As bad as present and future may seem – the apocalypse is not certain, nor is it certain that things must continue as they always have. What is only rarely and softly whispered in Germany – that things could be completely different – is spoken out loud by a majority in the southern European countries. The election victory of Syriza has made this clear. For the first time, a tangible rift appears in the order of German Europe. Not because state and parliament can give essential impulses to a transformation of social order, that’s not what those institutions are for. Syriza’s majority-grabbing coalition with the racists of ANEL makes this much obvious. But this is not to say, that we can learn so much from the Greeks about how to fight, or that there are so many projects there that will now initiate the transformation of society. It would be be insincere to build romantic notions of revolution on the pains of greek society. The rift in the order opened by Syriza’s success at the polls is ideological – and one that we need to widen. The fact that an end of austerity and autarky is being discussed, that capitalism is being critized here because something happened there – that is the event. And especially so because the quality press of Bild and Spiegel, in cooperation with the ruling elites, is doing everything it can to paper over this rift as soon as possible.

Reactions to Syriza’s victory were subdued in the German left as well. Those gleefully repeating that elections change nothing must now ask themselves whether their convictions have any standing in reality. Conversely, there is no reason to declare Syriza an object of self-identification, or to stay drunk on the revolutionary flavor of its victory. The informed, critical left knows that a state is not a bicycle that you can simply ride the other way after knocking its previous owner out of the saddle. There is no reason to subject oneself to the pragmatism of a leftist government “without alternatives”, but the question of how you feel about a leftist government misses the point. What is truly significant is that Syriza’s open lack of a concept does not reproduce the lie of a harmonious coming together of a new society, but objectively opens up a space that we can and must fill – because it will be closed again soon. This is a vital conclusion: no government will aid us in the self-organization beyond the markets and the state, but the conditions to do so have improved since early this year. All measures will still have to be taken against the state and its lackeys, but this state is now standing on much less solid ground. Let’s give it a kick.

The Order Rules in Frankfurt

Conditions in Germany and Greece could not be more different. On the one hand, the situation in Greece can be aided by us continuously scratching on the shiny exterior of the state of exception, and taking practical measures to ensure that there is no peace in Germany as a new storm against the ‘bankrupt state’ gathers. On the other, it is necessary to strengthen the position against state, nation and capital here in Germany.  This is a perpetual task. But both measures are afforded significant opportunities in stopping the opening of the ECB in Frankfurt on March 18th. Not more, but not less either. Because the ECB is not just any bank. It is not a business bank like the Commerzbank or some local mutual trust. The ECB doesn’t just spend the Euro bills and the necessary spare change. It does that as well. The ECB is primarily a political player on the European level. It is an important player in the political economy of European capitalism.

Their solution is a dual strategy of radical market reforms and capital-friendly monetary policy. Take the example of Greece: the so-called Troika – the panel comprised of the EU commission, the European Central Bank and the International Monetary Fund – set a thorough agenda of curtailing and privatization and monitors their implementation on the ground. If you don’t fire and “modernize,” there are no loans. Simultaneously, the ECB is trying ensure the debt credibility of the periphery states and revive lines of credit by supplying private banks with cheap money and accepting volatile state bonds. The result: infrastructure is privatized, state and local benefits are eliminated, wages sink, the debt risk is socialized.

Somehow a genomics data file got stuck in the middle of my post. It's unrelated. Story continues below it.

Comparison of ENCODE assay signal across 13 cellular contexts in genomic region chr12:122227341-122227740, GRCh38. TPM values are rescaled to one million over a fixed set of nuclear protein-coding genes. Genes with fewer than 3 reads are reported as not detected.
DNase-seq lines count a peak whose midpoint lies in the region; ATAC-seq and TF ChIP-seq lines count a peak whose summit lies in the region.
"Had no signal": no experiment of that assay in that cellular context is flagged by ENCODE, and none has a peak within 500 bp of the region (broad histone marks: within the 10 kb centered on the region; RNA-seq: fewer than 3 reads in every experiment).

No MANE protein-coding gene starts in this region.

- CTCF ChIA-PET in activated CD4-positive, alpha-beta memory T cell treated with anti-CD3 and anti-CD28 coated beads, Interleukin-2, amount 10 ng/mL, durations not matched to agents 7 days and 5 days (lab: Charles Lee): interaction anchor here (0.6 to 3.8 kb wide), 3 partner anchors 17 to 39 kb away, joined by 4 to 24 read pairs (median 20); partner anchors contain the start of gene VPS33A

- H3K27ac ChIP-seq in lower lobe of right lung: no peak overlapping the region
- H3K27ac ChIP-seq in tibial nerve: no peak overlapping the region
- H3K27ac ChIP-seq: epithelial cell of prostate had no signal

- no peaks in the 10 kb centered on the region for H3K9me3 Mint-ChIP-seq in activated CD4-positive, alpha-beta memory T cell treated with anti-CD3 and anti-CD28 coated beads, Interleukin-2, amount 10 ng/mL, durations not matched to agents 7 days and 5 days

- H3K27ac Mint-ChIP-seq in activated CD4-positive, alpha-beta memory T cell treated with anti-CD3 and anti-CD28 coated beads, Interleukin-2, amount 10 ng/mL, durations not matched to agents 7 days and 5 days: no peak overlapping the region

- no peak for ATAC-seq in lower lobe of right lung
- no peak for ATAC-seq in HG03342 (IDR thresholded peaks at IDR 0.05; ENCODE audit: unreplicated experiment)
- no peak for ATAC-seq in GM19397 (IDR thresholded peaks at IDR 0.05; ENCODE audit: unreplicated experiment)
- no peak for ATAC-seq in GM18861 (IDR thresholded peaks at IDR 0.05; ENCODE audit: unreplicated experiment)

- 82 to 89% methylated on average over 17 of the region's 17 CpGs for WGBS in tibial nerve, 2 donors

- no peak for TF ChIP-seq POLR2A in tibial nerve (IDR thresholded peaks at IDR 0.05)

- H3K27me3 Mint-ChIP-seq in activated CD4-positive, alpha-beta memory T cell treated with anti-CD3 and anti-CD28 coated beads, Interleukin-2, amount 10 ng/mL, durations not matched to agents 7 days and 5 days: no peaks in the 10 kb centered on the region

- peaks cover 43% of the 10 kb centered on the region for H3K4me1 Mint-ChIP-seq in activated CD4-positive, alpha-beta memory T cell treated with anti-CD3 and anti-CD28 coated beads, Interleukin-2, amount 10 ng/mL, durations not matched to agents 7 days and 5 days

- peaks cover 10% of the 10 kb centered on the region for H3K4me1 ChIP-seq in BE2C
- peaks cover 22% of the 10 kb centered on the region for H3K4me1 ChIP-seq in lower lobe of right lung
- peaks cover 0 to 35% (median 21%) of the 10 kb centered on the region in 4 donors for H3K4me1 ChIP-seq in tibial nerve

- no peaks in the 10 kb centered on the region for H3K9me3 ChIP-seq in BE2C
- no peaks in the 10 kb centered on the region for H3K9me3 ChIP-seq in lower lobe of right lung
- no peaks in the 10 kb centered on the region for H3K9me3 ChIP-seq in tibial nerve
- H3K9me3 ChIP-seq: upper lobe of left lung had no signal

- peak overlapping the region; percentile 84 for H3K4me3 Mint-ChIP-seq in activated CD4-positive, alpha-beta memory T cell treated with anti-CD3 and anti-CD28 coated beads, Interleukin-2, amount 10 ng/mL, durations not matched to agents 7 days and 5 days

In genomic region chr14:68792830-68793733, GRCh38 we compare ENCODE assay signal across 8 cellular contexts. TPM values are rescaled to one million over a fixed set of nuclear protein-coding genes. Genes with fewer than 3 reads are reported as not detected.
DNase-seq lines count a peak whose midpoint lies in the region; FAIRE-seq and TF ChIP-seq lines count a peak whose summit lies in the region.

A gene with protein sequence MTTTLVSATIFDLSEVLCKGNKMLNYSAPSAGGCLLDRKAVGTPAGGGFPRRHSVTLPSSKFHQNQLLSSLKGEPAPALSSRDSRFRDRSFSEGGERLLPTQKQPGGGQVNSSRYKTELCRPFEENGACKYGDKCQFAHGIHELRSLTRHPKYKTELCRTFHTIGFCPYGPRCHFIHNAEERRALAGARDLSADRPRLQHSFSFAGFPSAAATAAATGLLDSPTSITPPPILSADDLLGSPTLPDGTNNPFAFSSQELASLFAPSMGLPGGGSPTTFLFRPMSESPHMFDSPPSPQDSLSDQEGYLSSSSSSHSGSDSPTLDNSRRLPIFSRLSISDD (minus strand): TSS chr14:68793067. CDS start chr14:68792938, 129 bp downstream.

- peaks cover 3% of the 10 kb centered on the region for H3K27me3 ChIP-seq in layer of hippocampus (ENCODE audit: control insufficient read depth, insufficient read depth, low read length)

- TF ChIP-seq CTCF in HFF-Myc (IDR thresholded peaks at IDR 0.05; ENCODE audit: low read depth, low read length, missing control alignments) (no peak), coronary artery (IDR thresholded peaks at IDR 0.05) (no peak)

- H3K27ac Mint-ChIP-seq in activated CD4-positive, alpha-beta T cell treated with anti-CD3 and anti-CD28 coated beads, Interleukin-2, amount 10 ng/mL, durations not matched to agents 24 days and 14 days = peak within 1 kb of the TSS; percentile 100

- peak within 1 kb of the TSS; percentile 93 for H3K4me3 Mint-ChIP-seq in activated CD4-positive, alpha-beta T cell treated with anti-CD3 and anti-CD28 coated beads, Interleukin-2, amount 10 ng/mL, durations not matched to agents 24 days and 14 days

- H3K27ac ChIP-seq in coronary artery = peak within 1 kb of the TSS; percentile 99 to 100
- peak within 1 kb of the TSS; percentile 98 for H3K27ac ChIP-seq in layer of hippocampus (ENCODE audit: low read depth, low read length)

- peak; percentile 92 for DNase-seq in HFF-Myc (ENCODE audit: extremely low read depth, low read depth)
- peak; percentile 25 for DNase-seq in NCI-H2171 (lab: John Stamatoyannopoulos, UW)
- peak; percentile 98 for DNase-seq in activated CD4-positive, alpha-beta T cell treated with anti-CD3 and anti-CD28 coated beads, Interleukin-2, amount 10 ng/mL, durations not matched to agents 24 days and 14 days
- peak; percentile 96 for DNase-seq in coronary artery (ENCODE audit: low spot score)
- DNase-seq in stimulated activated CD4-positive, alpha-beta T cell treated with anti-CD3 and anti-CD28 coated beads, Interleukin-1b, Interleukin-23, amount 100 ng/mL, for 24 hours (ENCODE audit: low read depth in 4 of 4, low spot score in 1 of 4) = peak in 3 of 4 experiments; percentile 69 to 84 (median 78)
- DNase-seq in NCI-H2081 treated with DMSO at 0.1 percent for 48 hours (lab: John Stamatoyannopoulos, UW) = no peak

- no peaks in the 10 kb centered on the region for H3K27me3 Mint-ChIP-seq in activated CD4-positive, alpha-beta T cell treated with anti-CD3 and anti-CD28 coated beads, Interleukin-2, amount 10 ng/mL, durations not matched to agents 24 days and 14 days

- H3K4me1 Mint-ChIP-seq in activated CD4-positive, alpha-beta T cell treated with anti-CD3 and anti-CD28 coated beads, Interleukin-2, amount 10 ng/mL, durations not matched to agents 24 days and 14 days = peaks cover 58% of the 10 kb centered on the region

This is why other crisis states are trying to fight by the Troika’s austerity regime with any means – such as applying the demanded neoliberal policies themselves. The ECB is not merely a symbol for the supposedly unavoidable constrains of contemporary European capitalism. Quite practically, it stands both for the implementation of crisis policy as well as capital-friendly monetary policy, and thus has a culpability in the social desolation and catastrophic conditions in Europe over the last few years. The ECB represents the hostile politics of the European economic zone – and all these are reason enough to take to the streets on March 18th, 2015 in Frankfurt. Even if the ECB would eventually change its tone to benefit the poorer states, this would not spell the end for the capitalist imperative of an endless and insane, ever-increasing competition. On the contrary. The ECB would still be an important supporting pillar of capitalist state policy in Europe, just a different, socialdemocratic one, whose “success” – with all the known collateral damage – must be tested on the world market just the same, and a good life for all will not be in reach until this pillar is broken as well.

There is no time like the present

If their attempt is to normalize crisis management, we should show them that our crisis is far from over, that theirs is just beginning and that the fight is only now getting started. Against the supposed inevitability of the neoliberal project, or its authoritarian formatting in the name of culture and religion, we plede our solidarity to the emancipatory struggles in Europe and beyond. The moment to aid the future, now, is more better than has been in a long time – and so is the danger of missing it. On this day, which just so happens to fall on the anniversary of the Paris Commune, we will show that the dream of a different world has already gathered on the streets  and plazas.

No applause for bullshit. Capitalism kills. But only until we surmount it. It’s up to us. All the struggles we are involved in – antifascist defense, practical anti-racism and feminism, the conflicts surrounding education and work, all the night-time actions full of anger and hope, are right and important. But on March 18th, we are taking on the streets to show that all these fights are hopeless, if we don’t recognize that they are all connected. No joke: a different, world of solidarity is possible – but it must be erected on the ruins of the old. Let’s start tearing it down.


This entry was posted in Commentary, News blog and tagged , . Bookmark the permalink.

Leave a Reply

Your email address will not be published. Required fields are marked *

This site uses Akismet to reduce spam. Learn how your comment data is processed.